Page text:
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Highways for LIFE

ArrowQuotes from Federal Highway Administrator Mary Peters

Ohio Transportation Engineering Conference

Tuesday, October 26, 2004, 9:30 a.m., Greater Columbus Convention Center
Columbus, Ohio

Highways for LIFE

We've got to leap, not creep, as we build mega-projects and every other project as well. That is why we need a FHWA program called Highways for LIFE.

FHWA proposed the Highways for LIFE (HfL) pilot program to build highways and bridges safer, faster, and better.

LIFE is an acronym for Long Lasting, Innovative Fast Construction of Efficient and Safe Highway Infrastructure.

The HfL pilot program involves incentives for construction projects, partnerships with industry, extensive technology transfer, education, training, and communication initiatives.

Highways for LIFE supports key FHWA goals of improving safety, reducing congestion due to construction, and raising the quality of highway infrastructure.

Together with state and local governments and with industry, we want to accelerate the movement of proven innovations into routine practice - to bring about that leap forward in highway construction practices.

Although we are still waiting for Congress to enact a multi-year reauthorization for surface transportation, which would include the HfL initiative, there is much we are doing to prepare the way.

We have received so much encouragement from you and other partners that we believe now is the time to identify technologies and innovations and to share success stories.

So we're beginning the "Getting Started" phase.

Getting Started/Core Messages

There are three core messages to Highways for LIFE as we "Get Started."

Leadership - Our highway system is at a crossroads. Leadership and action are needed now.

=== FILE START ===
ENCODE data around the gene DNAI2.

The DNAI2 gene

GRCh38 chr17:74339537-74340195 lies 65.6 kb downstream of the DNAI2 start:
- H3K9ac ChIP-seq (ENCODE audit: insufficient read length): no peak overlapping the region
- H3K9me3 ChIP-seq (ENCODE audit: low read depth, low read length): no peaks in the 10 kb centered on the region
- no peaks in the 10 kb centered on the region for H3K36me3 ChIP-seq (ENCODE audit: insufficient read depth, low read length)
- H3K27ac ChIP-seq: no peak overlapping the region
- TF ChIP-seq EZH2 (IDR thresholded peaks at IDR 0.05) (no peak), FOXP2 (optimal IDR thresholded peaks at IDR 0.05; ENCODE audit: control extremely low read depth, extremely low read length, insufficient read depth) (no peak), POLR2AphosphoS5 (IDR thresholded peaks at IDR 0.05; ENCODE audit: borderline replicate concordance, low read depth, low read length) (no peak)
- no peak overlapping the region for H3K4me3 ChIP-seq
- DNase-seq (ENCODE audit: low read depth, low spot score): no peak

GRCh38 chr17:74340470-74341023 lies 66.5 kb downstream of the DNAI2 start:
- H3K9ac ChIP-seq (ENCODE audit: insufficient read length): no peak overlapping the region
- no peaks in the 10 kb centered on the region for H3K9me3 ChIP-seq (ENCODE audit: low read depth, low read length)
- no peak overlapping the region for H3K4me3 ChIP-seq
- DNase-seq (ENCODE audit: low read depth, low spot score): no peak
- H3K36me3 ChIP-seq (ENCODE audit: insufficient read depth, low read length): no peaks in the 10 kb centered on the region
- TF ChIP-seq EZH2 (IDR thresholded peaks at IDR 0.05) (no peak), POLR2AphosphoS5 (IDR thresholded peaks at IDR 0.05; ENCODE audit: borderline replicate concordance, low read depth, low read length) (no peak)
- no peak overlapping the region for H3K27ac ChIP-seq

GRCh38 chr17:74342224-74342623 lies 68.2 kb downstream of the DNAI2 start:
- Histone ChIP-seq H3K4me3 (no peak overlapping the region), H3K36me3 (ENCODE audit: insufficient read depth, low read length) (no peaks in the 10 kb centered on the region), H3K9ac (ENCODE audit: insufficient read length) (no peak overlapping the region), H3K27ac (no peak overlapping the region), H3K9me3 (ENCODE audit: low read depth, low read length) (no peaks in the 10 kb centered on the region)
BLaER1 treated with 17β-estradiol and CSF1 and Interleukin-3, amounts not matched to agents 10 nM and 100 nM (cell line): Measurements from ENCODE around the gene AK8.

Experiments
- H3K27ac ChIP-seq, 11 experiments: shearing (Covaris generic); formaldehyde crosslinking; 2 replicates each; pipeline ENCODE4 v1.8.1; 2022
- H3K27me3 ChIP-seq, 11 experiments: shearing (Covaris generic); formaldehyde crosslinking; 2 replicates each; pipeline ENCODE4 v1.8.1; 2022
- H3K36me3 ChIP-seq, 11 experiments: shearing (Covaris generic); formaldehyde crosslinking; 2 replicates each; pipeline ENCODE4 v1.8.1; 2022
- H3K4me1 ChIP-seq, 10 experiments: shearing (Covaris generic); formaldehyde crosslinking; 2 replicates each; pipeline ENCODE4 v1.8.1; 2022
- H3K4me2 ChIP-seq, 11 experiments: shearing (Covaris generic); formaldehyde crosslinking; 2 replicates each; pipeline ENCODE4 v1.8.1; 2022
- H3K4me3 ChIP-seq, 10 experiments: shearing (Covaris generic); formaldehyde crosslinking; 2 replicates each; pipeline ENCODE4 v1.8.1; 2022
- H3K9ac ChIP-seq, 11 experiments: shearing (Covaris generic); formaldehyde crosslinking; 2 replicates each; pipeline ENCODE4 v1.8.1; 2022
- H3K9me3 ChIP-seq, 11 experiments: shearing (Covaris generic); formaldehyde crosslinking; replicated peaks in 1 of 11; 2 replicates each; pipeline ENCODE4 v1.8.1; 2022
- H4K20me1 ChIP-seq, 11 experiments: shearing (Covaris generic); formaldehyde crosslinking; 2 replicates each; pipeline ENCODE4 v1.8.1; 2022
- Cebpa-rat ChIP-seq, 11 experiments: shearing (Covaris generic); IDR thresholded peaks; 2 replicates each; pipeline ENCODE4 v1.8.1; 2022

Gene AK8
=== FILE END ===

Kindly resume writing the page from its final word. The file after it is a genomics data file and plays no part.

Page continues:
Innovations - Taking advantage of innovations that are already out there is the key.

Benefits - We can build highways faster, safer, longer lasting, and at less cost. We must get more value for every transportation dollar.

Delivering Technology

Perhaps you saw the May/June edition of PUBLIC ROADS magazine.

When we started researching that issue, we wanted to find a few examples of projects and practices directly aligned with HfL principles.

Within two days, we had more than 35 projects in almost as many states. And that was by no means a comprehensive list.

- At the Highway 67/167 construction site in north Little Rock, Arkansas (where I visited in June), the contractor is using high strength, longer-lasting concrete, higher-visibility road markings, and special, weather-resistant bridge steel that won't need painting for 50 years.

- In Ohio, ODOT cut construction time by more than half on six bridge projects last year by using its strategic initiative: "Build Bridges Faster, Smarter, Better." Your state has applied many bridge deck overlays in Cleveland and Cincinnati by closing traffic on major interstate routes after the Friday evening rush hour and opening the bridges before the Monday morning rush, thereby minimizing the impact on traffic during rehabilitation.

You may have heard about the market-ready technologies these innovative projects represent. There are 28 specific technologies that we feel are most important, and we want to move those first.

Among them are Load and Resistance Factor Design and Rating of Structures, Quick Zone software for estimating and analyzing length of lines and delays in work zones, and Prefabricated Bridge Elements and Systems.

It's one thing to say, "Leap, not creep." It's another to come up with ways of enhancing the process of technology delivery.

We're developing a plan for delivering technologies through marketing, presentations, training, and other means.

Talking about technology transfer is nothing new. What's different is that it's not just a project here and there, but on every project.

We have asked our FHWA Divisions to take an active roll in working with State DOTs and with all of you to bring these opportunities to reality.

We have a small team in Washington DC that is leading the Highways for LIFE initiative. They are committed to making a difference.

Stakeholder involvement is absolutely critical.

Highways for LIFE is something we want to do WITH highway stakeholders, not TO them.

Federal Highways does not build bridges and highways. But we have a leadership role as we encourage the highway community.

Ohio is a big part of that community. You build the infrastructure. You capture the innovation and make it real.

Your state has a lot to gain - you can be more productive, manage your resources better, private firms can even improve profits.

More Information



Scott Wolf
Center for Accelerating Innovation

Updated: 04/04/2011

United States Department of Transportation - Federal Highway Administration